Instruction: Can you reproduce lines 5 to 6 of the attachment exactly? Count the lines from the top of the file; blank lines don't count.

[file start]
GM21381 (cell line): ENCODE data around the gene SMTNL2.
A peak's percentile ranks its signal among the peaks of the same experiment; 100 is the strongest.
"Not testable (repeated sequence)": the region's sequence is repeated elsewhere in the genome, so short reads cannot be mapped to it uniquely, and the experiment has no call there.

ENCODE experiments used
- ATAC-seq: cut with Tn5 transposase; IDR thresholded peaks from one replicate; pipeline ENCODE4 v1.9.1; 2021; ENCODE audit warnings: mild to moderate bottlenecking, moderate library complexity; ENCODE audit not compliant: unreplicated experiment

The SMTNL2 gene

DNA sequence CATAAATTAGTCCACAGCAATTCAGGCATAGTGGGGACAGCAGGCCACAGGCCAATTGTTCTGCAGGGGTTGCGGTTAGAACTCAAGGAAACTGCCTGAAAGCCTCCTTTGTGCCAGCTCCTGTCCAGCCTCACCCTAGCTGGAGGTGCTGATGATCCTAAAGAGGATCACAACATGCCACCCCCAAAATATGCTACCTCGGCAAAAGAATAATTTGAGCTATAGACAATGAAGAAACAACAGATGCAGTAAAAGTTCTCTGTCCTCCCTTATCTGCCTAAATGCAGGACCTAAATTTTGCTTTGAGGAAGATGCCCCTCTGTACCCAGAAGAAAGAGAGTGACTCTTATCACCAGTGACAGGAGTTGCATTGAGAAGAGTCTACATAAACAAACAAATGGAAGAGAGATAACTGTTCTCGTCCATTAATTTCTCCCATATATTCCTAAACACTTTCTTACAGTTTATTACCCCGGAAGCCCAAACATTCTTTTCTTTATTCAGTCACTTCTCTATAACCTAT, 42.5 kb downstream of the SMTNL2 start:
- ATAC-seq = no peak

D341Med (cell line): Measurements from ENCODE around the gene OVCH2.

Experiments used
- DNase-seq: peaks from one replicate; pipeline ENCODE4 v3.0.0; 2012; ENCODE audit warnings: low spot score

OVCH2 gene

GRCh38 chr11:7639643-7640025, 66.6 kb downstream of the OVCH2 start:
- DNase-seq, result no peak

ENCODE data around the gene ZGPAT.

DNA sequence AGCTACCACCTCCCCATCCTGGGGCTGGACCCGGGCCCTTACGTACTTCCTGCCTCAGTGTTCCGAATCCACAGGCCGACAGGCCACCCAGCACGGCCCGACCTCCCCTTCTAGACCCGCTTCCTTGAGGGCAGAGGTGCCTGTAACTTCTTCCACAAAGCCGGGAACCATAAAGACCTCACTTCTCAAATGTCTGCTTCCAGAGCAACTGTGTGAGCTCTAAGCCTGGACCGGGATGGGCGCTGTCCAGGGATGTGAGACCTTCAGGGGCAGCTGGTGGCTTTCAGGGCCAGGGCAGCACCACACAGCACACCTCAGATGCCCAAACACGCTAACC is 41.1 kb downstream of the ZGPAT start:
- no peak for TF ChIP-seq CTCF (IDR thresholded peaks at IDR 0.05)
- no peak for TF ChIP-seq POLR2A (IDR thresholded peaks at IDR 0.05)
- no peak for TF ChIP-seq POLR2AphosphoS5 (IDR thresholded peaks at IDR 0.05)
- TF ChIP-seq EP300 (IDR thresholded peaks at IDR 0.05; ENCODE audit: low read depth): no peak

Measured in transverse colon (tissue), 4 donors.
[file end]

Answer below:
- ATAC-seq: cut with Tn5 transposase; IDR thresholded peaks from one replicate; pipeline ENCODE4 v1.9.1; 2021; ENCODE audit warnings: mild to moderate bottlenecking, moderate library complexity; ENCODE audit not compliant: unreplicated experiment

The SMTNL2 gene